Mozart Requiem in D minor K626
Sunday 26 November 2017, Malvern Theatres
The background to Mozart’s much-loved Requiem, is shrouded in mystery.
Mozart composed part of it in Vienna in late 1791, but it was unfinished at the time of his death on 5 December of the same year. A completed version, apparently autographed by Mozart, was delivered to Count Franz von Walsegg some time in 1792. However, at around the same time Mozart’s widow, Constanze, appears to have sold the score to King Friedrich Wilhelm II of Prussia.
At the time of Mozart’s death, only the first two movements, Requiem Aeternam and Kyrie were completed in all of the orchestral and vocal parts. The Sequentia, including Dies irae, Tuba mirum, Rex tremendae, Recordare, Jesu pie, Confutatis, and Lacrymosa, and the Offertorium were completed in skeleton, with the exception of the Lacrymosa, which breaks off after the first eight bars. The vocal parts and the continuo were fully notated and occasionally, some of the prominent orchestral parts were briefly indicated.
Joseph von Eybler was one of the first composers to be asked by Mozart’s widow, Constanze, to complete the score. He worked on the movements from the Dies irae to the Lacrymosa and then passed the manuscript on to Mozart’s pupil, Franz Xaver Süssmayr. Süssmayr borrowed some of Eybler's composition in completing the work, adding his own orchestration to the movements from the Kyrie onward, completing the Lacrymosa, and adding several new movements which a Requiem would normally include; Sanctus, Benedictus, and Agnus Dei. He then added a final section, Lux aeterna, by adapting the opening two movements, which Mozart had written, with words which end a Requiem mass. According to both Süssmayr and Constanze, this was done in accordance with Mozart's directions, which he left on "little scraps of paper." The extent to which Süssmayr's work may have been influenced by these "scraps", if they existed at all, remains a subject of speculation amongst musicologists to this day. It has also been suggested that other composers may have helped Süssmayr.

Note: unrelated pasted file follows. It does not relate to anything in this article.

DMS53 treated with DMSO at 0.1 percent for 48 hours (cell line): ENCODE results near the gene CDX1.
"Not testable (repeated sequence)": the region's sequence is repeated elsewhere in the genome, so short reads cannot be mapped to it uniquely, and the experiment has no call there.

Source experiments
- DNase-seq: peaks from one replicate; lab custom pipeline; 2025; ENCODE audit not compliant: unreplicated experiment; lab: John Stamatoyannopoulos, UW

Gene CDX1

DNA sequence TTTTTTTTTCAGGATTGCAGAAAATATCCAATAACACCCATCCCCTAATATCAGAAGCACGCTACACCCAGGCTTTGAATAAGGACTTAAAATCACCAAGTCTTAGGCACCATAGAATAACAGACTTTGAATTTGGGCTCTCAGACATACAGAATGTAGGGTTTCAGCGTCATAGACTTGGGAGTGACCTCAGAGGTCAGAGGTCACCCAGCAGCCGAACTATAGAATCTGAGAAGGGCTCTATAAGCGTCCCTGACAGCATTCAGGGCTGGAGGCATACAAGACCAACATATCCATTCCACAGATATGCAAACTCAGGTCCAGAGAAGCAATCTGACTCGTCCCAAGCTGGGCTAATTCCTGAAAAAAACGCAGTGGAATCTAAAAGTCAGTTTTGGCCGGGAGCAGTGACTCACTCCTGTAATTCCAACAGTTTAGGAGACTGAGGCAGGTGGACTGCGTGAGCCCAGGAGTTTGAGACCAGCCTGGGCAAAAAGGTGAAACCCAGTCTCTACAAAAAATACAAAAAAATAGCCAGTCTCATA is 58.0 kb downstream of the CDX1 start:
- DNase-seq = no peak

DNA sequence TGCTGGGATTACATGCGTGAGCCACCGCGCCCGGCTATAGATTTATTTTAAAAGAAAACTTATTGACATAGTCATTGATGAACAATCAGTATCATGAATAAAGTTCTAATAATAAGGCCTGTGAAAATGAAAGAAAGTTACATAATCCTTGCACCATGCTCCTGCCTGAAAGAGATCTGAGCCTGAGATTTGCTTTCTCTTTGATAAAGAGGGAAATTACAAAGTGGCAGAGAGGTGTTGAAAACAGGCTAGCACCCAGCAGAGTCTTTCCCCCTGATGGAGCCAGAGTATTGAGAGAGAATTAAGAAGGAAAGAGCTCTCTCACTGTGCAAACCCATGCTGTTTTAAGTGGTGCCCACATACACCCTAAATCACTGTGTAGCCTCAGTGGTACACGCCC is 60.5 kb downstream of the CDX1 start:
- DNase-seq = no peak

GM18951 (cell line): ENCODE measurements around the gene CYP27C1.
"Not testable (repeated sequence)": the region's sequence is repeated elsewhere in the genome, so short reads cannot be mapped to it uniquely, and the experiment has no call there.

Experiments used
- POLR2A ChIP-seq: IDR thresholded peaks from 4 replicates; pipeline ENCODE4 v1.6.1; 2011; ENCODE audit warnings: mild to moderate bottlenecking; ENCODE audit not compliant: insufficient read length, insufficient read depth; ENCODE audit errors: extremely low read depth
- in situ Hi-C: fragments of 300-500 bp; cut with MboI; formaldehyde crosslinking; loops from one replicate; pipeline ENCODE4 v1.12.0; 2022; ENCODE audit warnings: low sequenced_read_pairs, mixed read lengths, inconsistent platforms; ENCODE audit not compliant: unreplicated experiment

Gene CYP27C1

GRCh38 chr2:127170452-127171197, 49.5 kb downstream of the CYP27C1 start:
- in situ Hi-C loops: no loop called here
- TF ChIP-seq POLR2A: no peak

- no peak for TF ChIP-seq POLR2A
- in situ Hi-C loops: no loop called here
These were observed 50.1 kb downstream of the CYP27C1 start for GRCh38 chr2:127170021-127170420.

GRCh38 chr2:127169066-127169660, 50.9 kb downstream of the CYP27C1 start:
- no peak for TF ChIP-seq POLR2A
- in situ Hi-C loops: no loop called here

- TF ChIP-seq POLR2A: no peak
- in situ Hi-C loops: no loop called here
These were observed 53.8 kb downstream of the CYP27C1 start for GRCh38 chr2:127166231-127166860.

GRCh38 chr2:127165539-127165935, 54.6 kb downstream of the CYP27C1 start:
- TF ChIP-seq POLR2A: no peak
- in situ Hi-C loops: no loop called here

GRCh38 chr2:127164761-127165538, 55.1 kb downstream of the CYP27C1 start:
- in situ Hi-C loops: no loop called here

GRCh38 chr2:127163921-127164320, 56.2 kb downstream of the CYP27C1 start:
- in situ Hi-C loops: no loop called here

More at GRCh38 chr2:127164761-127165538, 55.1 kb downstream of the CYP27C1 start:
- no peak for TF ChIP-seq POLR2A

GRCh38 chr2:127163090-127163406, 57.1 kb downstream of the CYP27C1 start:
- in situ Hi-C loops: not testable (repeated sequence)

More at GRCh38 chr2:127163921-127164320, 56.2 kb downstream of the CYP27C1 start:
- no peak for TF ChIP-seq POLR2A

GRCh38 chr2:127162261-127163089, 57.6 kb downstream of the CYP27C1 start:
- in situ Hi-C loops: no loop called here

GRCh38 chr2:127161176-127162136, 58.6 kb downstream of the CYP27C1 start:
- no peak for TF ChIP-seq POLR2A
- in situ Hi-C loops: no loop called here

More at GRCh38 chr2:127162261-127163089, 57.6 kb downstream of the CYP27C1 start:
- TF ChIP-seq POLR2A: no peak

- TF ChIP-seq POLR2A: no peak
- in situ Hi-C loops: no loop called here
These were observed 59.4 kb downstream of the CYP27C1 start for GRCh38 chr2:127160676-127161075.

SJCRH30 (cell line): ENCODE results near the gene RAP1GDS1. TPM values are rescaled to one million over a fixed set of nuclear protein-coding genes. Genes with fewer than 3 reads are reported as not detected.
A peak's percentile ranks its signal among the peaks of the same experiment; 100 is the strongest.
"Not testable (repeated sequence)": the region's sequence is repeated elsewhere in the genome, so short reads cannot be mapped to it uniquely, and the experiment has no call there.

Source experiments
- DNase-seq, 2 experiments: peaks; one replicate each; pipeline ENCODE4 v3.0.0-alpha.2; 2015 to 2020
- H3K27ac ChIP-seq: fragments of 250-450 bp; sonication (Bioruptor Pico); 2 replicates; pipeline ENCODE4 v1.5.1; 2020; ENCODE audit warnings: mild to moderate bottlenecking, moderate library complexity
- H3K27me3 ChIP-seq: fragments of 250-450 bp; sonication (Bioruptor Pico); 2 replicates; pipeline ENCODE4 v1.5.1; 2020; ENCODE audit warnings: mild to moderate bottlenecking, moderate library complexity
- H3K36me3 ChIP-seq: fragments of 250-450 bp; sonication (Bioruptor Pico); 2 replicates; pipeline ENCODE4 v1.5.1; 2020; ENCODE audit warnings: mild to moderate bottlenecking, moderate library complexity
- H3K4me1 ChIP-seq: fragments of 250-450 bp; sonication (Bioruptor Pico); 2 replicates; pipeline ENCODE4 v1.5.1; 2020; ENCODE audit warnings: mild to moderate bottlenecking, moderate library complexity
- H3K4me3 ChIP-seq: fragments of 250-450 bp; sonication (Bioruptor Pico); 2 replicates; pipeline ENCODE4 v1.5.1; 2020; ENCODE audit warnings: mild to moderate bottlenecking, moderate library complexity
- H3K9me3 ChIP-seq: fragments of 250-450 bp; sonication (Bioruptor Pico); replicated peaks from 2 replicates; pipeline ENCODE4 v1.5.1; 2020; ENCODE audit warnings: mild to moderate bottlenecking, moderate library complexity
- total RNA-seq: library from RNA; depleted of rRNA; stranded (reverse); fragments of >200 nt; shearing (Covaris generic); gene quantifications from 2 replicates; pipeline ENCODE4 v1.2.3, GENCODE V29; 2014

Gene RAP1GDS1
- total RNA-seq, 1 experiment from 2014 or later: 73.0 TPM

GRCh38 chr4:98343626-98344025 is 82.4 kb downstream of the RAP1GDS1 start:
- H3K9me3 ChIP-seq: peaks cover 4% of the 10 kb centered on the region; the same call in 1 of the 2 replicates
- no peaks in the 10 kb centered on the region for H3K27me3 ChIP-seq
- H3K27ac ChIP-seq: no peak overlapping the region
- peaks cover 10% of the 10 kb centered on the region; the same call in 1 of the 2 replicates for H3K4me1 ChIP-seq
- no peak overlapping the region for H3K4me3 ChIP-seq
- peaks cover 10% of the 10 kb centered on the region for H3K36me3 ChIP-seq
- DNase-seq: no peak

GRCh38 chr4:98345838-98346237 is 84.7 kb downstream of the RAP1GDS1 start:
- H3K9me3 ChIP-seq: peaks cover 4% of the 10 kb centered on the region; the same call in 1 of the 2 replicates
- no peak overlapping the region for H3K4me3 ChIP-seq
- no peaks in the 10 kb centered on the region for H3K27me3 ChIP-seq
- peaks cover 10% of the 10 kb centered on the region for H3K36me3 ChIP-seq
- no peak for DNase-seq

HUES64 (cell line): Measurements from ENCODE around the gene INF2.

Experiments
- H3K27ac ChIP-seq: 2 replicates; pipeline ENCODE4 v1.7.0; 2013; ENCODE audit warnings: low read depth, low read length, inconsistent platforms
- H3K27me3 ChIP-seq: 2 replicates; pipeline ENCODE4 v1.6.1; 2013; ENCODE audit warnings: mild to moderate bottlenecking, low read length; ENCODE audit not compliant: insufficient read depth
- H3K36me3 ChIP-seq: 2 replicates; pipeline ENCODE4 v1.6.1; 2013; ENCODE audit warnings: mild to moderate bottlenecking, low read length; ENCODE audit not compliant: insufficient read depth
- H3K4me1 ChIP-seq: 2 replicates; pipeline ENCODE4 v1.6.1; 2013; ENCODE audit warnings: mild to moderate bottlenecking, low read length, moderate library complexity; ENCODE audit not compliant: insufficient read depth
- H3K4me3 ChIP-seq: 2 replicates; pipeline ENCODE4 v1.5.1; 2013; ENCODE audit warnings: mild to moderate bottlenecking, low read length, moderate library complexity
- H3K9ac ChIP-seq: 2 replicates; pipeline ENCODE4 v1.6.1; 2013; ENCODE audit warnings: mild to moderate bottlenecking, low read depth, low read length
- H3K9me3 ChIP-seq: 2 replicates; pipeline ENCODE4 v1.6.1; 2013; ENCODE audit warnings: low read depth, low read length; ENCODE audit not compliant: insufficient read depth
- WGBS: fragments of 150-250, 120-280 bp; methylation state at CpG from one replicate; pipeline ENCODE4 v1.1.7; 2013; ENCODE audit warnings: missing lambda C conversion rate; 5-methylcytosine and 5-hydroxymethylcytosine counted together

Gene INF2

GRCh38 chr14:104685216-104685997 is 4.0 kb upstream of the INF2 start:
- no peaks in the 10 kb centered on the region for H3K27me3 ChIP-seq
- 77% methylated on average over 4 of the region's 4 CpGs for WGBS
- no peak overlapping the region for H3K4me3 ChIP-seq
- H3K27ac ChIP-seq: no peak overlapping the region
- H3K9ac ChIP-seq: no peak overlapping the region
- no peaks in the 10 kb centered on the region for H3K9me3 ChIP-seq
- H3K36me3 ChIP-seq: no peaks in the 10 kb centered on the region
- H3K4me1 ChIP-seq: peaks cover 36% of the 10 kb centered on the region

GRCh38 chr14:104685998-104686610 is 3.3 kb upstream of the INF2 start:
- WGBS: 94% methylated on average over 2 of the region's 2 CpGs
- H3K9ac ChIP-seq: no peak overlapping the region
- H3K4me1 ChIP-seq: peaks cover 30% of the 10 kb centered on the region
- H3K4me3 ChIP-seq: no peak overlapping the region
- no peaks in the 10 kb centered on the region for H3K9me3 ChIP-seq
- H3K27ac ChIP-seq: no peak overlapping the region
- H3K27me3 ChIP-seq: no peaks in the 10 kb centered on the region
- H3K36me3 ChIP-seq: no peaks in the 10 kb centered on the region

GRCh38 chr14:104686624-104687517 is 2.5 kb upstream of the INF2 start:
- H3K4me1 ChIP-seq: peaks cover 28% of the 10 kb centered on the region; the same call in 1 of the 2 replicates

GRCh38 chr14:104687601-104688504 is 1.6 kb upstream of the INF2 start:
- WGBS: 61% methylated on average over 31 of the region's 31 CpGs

Further mystery surrounds the commission for the work which, again according to Constanze, was delivered by a mysterious “grey messenger” whose identity Mozart did not try to uncover. She suggested that Mozart came to believe he was writing the Requiem for his own funeral. The mysterious messenger came from the eccentric count, Franz von Walsegg, who commissioned the piece for a Requiem service to commemorate the anniversary of his wife's death on 14 February. An amateur chamber musician, the count routinely commissioned works by composers and passed them off as his own. This plan was frustrated when the completed Requiem received its first public performance on 2 January 1793, a little over a year after Mozart's death. The performance was organised by Baron van Swieten for the benefit of Constanze whose financial situation was difficult following Mozart’s death. It was held in the Jahn-Saal in Vienna and proceeds from the benefit were reported as amounting to over "300 gold ducats". However, controversy about the composition of the work, its actual initial recipient and its publication has never been completely resolved.